They have worked together for 25 years. They are the guardians of fashion’s most secretive powerhouse. And they are not at all how you might imagine them to be… Rebecca Lowthorpe meets Chanel’s Holy Trinity: Bruno Pavlovsky, Virginie Viard and Karl Lagerfeld.
Read an extract from the interview below then buy a copy of ELLE Collections autumn/winter 2014 for more.
Karl Lagerfeld greets me in the Chanel studio and apologises for keeping me waiting. I don’t know what time it is exactly, only that the last Eurostar for London has already left Gare du Nord and the Chanel PRs have made arrangements for me to stay another night in Paris. This is far from unusual; it is an unspoken contract you enter into the moment Lagerfeld agrees to be interviewed by you. It has nothing to do with bad manners and everything to do with the fact that he rarely shows up at Chanel before late afternoon, preferring to work long into the night.
The Chanel PRs take the precaution of having you in their sights ahead of schedule, in case the call should come early. Then you hear the familiar, ‘Il est là! Il est là!’ and they escort you through the maze of white corridors to the studio. I have only ever seen the studio in full flow – models coming and going, assistants scurrying, gales of laughter from Amanda Harlech, Lagerfeld’s muse and creative collaborator, always at his side prompting witty anecdotes.
Tonight, however, the studio is still and quiet. Harlech is in Houston, on a Paris-Dallas Chanel shoot. Eric Pfrunder, Chanel’s long-time Image Director, and Sébastien Jondeau, Lagerfeld’s gorgeous bodyguard (a former soldier, avid boxer and sometime Chanel model), soon leave the room, which leaves me and the Chanel PRs alone with Lagerfeld at his desk.
He looks exactly as you would imagine him: the hair is powdered a frosty white and worn in a ponytail; the shades, whatever the hour, a permanent fixture (I once asked if I could see him without them on, to which he replied: ‘There are perhaps a few ambitions one should not satisfy in life, so as not to be disappointed’); the high-collared, starched shirt, one of a thousand custom-made for him by the Jermyn Street specialist Hilditch & Key; the austere black jacket, not by Dior Homme today, but one of Lagerfeld’s new favourites, Chris Van Assche; the skinny jeans, boots, large-buckled belt, jewel-encrusted tie-pin and black leather fingerless gloves make up the rest of the ‘package’, as Lagerfeld frequently describes himself. At 75 (or 80, if the 1933 date on a birth certificate unearthed by a German tabloid is to be believed), he is one of the most professionally self-constructed people alive, as precisely drawn as a cartoon superhero and as instantly recognisable as a Nike swoosh. You don’t need to see Karl Lagerfeld from the front to know that it is Karl Lagerfeld! (‘Yes, yes, I can make a photo like this,’ he says when I explain the idea for his self-portrait, opposite. ‘You don’t need it tomorrow morning do you?’ The image, as promised, arrives within the week.)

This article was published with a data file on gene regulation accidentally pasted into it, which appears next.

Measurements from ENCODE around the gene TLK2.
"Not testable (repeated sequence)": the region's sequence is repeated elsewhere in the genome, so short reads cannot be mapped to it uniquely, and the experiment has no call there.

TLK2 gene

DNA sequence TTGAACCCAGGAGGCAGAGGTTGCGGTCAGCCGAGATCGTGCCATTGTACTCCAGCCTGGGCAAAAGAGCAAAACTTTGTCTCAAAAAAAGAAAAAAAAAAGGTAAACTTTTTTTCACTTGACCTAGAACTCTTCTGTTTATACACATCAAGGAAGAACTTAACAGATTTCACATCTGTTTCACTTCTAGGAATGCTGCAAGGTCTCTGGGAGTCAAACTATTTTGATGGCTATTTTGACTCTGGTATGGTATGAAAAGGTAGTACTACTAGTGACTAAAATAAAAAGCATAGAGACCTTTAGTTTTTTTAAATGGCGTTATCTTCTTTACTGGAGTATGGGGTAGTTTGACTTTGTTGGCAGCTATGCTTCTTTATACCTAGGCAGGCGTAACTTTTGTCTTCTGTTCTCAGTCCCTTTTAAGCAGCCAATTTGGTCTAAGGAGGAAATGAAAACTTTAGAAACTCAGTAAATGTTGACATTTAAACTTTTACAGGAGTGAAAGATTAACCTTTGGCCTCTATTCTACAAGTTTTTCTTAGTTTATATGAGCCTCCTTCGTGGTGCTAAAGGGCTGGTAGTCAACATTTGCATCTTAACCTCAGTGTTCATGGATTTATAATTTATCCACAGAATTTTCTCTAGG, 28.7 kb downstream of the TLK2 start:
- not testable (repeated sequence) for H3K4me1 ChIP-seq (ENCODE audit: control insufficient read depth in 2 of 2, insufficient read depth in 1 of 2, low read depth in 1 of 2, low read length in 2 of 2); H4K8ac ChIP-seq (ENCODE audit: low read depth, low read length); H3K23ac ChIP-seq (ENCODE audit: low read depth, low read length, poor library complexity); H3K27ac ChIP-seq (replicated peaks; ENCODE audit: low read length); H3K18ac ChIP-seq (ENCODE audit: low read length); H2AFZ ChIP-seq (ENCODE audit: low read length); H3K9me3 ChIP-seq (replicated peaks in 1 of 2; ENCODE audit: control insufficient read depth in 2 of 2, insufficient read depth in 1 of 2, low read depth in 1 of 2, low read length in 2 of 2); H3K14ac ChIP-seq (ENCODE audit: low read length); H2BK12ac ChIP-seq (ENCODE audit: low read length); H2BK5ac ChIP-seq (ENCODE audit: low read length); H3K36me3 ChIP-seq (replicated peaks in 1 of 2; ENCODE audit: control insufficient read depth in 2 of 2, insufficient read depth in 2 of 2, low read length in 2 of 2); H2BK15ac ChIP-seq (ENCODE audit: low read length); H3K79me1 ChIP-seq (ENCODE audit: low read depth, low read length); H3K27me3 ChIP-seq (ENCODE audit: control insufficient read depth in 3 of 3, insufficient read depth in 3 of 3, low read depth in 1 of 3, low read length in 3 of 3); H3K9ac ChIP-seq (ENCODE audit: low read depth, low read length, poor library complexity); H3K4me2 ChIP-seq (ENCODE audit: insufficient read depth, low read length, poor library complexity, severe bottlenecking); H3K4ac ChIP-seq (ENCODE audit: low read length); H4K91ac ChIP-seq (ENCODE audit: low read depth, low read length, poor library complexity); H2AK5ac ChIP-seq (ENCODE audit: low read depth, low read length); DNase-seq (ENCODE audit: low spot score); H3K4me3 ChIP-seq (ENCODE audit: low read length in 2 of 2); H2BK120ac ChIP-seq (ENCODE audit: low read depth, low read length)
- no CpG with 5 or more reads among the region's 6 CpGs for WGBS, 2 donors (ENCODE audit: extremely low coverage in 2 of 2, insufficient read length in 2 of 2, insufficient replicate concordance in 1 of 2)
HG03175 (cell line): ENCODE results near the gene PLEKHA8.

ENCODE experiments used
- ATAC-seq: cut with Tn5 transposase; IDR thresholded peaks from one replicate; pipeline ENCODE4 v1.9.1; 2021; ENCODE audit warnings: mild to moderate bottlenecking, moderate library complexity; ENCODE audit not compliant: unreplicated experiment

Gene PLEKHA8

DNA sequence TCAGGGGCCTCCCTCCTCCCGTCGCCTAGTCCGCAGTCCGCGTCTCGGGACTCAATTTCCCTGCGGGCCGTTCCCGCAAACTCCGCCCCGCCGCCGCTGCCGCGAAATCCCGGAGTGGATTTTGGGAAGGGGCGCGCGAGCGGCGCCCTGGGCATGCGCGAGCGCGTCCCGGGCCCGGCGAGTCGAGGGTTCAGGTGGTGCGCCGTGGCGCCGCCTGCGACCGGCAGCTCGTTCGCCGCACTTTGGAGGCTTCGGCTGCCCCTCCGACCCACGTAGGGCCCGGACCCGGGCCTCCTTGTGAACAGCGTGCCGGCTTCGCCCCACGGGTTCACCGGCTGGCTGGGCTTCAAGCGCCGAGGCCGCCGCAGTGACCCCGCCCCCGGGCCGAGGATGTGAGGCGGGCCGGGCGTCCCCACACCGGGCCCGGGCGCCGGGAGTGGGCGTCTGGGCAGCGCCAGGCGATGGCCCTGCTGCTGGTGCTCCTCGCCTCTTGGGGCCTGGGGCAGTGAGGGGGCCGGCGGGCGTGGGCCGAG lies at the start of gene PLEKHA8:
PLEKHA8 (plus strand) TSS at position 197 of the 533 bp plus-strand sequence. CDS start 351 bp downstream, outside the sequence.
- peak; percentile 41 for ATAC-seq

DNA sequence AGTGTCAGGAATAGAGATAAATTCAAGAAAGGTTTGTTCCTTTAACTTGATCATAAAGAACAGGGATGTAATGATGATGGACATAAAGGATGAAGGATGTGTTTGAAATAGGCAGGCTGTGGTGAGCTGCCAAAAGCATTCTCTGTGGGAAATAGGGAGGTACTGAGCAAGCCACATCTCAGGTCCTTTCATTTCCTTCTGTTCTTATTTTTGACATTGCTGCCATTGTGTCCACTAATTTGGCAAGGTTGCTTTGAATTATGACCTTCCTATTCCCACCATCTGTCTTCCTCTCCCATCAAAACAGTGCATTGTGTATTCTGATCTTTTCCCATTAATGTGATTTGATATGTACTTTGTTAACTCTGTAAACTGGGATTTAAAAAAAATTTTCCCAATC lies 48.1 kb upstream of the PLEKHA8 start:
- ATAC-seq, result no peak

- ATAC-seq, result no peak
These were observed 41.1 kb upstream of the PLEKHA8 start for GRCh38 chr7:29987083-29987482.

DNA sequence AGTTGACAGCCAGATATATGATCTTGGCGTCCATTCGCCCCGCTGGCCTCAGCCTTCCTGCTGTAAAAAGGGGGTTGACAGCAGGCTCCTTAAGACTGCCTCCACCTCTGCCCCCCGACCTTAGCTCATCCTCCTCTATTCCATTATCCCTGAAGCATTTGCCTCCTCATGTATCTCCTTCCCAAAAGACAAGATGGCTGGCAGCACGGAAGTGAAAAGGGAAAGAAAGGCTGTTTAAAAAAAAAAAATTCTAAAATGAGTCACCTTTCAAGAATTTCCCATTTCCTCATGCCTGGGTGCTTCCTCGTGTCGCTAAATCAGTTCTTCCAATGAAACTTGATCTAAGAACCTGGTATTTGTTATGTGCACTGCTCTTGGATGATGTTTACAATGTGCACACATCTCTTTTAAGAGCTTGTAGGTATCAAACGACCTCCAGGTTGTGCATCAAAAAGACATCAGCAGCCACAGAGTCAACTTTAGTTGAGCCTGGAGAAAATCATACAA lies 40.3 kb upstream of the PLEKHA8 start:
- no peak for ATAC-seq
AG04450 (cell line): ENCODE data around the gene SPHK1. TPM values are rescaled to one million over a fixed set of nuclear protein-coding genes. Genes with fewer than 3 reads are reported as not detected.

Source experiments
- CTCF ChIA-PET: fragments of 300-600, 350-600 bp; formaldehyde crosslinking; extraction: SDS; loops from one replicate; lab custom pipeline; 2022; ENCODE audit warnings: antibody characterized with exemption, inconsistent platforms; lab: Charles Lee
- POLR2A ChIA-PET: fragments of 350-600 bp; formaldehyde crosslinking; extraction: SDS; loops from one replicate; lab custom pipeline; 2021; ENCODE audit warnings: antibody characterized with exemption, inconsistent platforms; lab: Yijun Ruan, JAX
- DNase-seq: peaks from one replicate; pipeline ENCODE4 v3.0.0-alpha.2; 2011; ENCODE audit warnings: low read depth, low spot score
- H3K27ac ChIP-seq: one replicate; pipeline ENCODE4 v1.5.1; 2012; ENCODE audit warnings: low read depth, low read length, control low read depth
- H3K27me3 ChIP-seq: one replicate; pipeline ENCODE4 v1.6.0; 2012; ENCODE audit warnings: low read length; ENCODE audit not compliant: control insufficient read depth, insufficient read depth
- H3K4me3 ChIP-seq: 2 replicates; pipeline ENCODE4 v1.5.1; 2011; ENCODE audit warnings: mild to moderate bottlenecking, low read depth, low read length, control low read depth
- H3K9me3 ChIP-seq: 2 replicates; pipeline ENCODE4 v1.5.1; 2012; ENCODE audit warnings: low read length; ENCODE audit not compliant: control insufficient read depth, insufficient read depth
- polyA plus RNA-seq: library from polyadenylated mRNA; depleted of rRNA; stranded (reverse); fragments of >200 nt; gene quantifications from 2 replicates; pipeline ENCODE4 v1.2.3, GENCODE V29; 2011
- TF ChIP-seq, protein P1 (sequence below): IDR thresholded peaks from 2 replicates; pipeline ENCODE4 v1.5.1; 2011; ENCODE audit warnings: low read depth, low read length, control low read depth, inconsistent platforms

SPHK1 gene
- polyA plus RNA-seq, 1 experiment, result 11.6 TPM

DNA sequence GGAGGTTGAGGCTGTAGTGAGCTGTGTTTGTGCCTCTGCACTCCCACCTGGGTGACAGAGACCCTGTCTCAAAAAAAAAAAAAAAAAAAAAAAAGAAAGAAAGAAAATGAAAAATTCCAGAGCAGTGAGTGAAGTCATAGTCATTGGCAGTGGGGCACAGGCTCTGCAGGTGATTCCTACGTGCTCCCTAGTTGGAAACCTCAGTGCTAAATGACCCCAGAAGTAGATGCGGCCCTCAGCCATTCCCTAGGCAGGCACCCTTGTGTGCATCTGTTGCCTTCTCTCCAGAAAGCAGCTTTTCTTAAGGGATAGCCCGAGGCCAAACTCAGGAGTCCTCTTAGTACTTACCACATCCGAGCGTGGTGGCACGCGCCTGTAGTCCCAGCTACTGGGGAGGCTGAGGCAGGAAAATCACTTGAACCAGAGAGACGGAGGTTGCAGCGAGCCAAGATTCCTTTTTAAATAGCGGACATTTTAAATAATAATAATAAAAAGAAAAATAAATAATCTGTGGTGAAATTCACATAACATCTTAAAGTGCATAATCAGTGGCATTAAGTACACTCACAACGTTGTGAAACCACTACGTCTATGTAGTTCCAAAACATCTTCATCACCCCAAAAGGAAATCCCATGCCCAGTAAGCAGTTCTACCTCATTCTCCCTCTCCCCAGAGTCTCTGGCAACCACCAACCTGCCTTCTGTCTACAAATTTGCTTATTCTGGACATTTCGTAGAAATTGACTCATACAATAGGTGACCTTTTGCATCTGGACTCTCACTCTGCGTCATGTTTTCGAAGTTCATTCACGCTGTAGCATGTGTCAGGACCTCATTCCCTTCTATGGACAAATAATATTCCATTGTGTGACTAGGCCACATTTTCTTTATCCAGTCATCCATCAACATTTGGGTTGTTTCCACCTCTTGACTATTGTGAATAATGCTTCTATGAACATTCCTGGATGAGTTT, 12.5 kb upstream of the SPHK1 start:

Although I have come to interview M Lagerfeld, this is not a profile of him alone. Behind him is a global workforce of employees dedicated to the world’s most famous fashion house. At its heart, central to Lagerfeld’s circle of trust, are two collaborators who have worked with him for 25 years: Bruno Pavlovksy, President of Fashion, who leads Chanel’s global fashion business, and Virginie Viard, Studio Director, who interprets Lagerfeld’s vision for every one of the house’s collections.
Viard is the last person to leave the studio tonight. After tidying away fabric samples for the spring/summer 2014 Couture collection – which Lagerfeld will call Le Corbusier Meets Versailles – she comes over to kiss him goodnight. ‘She’s great, you know,’ he confides as she disappears out of view, ‘because she coordinates everything. It’s unbelievable what she does.’
Typically, however, when I ask my first question, ‘So, Karl, who do you take advice from?’ he announces: ‘Myself, because before I propose anything, I ask myself several times and if the answer is not spontaneous, it goes to the garbage can. My only problem is that I have the bad habit of thinking the opinion of a single person, so normally I don’t ask many people, but I ask Virginie and I ask Amanda when I’m really sure about it. When I’m not sure, I don’t ask, because it’s in the garbage can already. But sometimes I’m wrong, sometimes they see things that I hadn’t seen; it’s very difficult.’ In fact, he relies on both, equally: ‘Amanda more for the look and Virginie for all the technical problems – because, you know, those things are very complicated to make.’ He waves a gloved hand at the wall where his vividly coloured couture sketches are displayed. ‘Virginie is there all the time; Amanda is travelling. Amanda is the outdoor eye, Virginie the indoor eye.’